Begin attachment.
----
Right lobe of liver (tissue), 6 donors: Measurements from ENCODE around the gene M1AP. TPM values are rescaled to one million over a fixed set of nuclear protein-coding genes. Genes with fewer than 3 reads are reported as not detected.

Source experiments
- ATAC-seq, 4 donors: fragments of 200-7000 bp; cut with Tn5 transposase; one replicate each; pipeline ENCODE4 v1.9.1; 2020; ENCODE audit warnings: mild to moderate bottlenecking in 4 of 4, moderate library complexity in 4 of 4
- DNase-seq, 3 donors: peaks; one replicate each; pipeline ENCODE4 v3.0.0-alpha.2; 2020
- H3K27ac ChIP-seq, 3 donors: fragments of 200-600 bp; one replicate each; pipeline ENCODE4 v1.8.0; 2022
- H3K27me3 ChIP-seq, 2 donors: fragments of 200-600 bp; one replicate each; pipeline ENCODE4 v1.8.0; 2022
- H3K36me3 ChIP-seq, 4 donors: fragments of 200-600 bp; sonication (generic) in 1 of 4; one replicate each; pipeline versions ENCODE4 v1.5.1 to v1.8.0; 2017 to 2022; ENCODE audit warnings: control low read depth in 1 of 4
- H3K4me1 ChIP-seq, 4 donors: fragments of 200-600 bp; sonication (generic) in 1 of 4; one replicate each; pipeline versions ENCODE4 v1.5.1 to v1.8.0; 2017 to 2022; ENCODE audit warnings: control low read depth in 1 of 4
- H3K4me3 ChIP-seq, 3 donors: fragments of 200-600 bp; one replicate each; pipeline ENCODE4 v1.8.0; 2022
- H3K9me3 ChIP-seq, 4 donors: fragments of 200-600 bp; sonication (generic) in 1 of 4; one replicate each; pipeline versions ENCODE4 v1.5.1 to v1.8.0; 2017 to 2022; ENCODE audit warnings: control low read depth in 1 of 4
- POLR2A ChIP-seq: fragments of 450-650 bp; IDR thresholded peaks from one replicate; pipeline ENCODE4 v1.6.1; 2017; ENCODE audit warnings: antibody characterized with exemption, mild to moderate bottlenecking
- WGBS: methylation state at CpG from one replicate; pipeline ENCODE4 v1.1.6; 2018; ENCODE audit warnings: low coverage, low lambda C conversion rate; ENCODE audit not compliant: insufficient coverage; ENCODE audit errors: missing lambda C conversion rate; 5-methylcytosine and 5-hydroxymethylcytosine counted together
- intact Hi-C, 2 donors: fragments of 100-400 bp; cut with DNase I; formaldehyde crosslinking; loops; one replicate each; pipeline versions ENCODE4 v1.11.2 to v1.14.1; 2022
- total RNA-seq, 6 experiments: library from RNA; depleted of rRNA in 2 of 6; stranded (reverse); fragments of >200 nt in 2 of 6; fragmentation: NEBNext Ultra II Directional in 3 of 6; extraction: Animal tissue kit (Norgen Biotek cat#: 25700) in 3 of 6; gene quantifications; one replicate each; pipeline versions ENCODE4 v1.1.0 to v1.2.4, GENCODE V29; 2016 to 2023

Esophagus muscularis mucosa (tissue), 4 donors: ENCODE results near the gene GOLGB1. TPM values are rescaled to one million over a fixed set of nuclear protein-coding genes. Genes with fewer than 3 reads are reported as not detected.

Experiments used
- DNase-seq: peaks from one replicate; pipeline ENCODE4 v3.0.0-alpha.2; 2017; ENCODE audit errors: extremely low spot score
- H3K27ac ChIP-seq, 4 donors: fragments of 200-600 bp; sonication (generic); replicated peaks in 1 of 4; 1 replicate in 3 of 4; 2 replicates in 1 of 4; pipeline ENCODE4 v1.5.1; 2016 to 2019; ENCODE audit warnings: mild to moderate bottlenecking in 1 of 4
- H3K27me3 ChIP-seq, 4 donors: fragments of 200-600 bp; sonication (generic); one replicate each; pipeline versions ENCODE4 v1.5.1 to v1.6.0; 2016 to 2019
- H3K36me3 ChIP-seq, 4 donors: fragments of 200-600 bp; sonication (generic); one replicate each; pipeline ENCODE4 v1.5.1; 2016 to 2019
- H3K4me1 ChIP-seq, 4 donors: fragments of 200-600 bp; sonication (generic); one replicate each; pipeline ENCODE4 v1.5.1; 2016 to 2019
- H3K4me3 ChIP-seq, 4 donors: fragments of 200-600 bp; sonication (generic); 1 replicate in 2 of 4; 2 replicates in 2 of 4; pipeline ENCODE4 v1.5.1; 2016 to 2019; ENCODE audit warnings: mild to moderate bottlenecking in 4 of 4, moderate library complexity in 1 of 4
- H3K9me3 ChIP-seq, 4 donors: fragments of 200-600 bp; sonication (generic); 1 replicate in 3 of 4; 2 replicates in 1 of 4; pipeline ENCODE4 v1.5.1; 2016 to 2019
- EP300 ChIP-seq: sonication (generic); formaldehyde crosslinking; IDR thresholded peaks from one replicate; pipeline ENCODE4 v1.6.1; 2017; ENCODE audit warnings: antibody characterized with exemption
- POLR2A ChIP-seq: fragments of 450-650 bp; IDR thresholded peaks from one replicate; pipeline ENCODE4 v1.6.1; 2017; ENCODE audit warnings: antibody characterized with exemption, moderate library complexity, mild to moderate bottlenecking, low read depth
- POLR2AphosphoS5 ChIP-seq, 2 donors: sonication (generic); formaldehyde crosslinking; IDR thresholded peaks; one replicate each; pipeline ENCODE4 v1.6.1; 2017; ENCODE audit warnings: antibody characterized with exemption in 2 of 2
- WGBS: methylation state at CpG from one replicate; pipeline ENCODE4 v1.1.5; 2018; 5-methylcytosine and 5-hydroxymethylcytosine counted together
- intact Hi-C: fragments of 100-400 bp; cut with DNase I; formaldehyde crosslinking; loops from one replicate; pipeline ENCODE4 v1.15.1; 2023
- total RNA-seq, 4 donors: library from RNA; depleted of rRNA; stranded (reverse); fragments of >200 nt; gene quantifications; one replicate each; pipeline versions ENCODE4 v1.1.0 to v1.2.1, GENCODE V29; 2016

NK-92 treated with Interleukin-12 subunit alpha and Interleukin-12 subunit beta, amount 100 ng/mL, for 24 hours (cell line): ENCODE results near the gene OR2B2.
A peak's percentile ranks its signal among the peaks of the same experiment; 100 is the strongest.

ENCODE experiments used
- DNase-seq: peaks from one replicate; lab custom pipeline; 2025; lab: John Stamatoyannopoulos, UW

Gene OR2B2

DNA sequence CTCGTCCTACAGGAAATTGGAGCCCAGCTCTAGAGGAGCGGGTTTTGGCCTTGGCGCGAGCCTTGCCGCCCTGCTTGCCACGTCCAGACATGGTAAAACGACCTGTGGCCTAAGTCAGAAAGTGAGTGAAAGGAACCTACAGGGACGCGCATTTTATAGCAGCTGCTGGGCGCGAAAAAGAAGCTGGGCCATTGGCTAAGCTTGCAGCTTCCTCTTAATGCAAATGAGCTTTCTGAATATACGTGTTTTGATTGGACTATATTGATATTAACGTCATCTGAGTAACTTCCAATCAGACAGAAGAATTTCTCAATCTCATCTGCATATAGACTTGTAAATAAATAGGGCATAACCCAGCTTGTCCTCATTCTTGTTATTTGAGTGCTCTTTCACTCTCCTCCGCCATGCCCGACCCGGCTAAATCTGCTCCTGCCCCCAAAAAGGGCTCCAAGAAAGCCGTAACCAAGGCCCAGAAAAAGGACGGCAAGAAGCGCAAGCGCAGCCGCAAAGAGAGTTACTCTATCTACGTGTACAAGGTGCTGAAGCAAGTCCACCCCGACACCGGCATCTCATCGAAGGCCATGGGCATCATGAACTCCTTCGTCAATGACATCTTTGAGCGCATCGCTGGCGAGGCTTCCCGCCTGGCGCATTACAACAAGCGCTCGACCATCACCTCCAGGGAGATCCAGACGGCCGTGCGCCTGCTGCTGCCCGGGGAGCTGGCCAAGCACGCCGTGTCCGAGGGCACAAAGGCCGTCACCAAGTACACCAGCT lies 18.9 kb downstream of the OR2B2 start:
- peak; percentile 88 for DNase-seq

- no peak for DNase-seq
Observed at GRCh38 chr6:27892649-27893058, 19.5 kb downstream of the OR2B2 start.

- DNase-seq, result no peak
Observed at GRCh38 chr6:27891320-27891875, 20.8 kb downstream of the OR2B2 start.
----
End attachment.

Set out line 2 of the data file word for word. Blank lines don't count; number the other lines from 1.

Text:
Source experiments